Then, in July 2010, a court clerk in Waterbury discovered that Custodio's criminal case was still open and brought it to the attention of the late Judge Richard Damiani. Damiani scheduled a hearing, which Custodio who had no way of learning about it did not attend. At the hearing, an arrest warrant was issued for his failure to appear in court.
Custodio was finally located at Prospect Towers, a subsidized apartment complex for the elderly in Waterbury. Once back in custody, the failure to appear charge was dropped. Another competency hearing was scheduled for the next month at which it was determined that Custodio was still not competent enough to stand trial.
During the court proceedings, he was unable to identify where he was or the day, month or year. He was unable to remember information three to five minutes after it was presented to him. His IQ is 70. He still thinks John F. Kennedy is president. And he was never promoted out of the first grade, according to court documents.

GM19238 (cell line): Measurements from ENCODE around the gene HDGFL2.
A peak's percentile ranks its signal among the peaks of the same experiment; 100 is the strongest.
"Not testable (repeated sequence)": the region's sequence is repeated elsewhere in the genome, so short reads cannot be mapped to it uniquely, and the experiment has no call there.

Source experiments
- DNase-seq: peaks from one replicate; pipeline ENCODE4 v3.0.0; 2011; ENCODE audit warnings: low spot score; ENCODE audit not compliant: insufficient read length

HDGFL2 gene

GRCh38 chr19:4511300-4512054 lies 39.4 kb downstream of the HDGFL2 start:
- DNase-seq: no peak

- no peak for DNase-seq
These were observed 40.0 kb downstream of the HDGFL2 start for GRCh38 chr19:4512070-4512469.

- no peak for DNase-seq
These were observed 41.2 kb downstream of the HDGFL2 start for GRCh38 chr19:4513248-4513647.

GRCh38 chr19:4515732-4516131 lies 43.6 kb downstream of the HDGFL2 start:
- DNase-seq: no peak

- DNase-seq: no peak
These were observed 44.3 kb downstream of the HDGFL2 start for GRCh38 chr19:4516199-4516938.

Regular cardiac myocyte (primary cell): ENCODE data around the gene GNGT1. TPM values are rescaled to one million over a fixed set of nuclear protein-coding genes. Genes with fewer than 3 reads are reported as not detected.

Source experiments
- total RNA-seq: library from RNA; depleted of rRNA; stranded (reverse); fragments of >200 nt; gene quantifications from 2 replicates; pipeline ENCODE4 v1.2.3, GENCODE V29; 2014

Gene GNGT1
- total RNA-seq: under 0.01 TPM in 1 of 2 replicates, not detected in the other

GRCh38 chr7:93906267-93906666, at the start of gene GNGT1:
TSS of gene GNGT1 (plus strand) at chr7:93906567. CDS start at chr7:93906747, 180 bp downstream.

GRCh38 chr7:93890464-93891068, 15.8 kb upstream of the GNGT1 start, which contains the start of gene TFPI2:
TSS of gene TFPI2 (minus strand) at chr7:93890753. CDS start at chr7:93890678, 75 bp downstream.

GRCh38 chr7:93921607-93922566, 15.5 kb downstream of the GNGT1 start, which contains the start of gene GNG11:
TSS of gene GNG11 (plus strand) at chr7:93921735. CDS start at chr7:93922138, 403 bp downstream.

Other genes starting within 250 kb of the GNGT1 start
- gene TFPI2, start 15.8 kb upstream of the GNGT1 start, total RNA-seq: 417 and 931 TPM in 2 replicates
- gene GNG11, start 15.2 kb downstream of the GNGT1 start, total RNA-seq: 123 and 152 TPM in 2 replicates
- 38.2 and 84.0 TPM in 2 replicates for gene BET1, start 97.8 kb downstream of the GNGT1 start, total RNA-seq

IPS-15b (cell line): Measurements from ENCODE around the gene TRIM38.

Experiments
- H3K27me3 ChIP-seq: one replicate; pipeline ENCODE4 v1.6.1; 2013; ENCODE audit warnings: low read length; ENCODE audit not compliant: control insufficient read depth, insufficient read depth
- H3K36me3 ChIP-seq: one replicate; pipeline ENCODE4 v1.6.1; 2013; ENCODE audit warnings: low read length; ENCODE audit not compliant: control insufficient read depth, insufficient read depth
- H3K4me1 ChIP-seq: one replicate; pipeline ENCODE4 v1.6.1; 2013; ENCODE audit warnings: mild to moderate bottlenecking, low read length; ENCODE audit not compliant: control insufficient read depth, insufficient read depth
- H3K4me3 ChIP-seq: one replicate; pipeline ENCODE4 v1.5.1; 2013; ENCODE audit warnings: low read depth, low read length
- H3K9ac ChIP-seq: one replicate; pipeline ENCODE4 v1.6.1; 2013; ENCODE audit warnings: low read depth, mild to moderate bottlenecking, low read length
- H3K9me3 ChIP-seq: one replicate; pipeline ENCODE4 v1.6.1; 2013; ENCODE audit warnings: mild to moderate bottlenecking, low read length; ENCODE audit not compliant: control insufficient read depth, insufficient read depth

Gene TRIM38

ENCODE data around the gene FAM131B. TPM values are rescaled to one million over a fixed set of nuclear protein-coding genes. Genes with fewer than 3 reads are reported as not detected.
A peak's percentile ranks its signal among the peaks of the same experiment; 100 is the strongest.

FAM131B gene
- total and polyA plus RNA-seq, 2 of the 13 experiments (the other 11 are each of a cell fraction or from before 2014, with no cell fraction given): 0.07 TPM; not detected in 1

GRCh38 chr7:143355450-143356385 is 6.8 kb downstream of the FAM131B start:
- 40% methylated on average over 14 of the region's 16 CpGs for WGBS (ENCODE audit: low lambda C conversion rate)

Still, Custodio's lawyer said he shouldn't have to return to state custody because he hadn't caused any problems over the past 18 years.
Judge Damiani disagreed. He ordered that the defendant again be committed to the custody of the Department of Mental Health and Addiction Services, that he be provided services in a less restrictive setting than civil confinement, and that he submit to periodic competency evaluations.
"I'm not going to just simply release him back into the community; that's not why he's here," Damiani said at the hearing according to a court transcript. "I'd like to know where he is and what he's doing and how he progresses, looking out for [his] safety and the public's safety."
Temmy Ann Pieszak, chief of habeas corpus services in the state, appealed the ruling to the state Appellate Court. Pieszak claimed that since Custudio committed his crime in 1991, that the judge couldn't apply a 1998 law when deciding he had the authority to order periodic competency exams for Custodio. State law didn't allow judges to order periodic exams in cases before 1998.
But the Appellate Court upheld Damiani's decision and said the new law was presumed to apply retroactively. Pieszak then asked the state Supreme Court to look at the case. The justices agreed, but they quickly upheld the Appellate Court decision less than two months after oral arguments were held in September.
The Associated Press contributed to this article.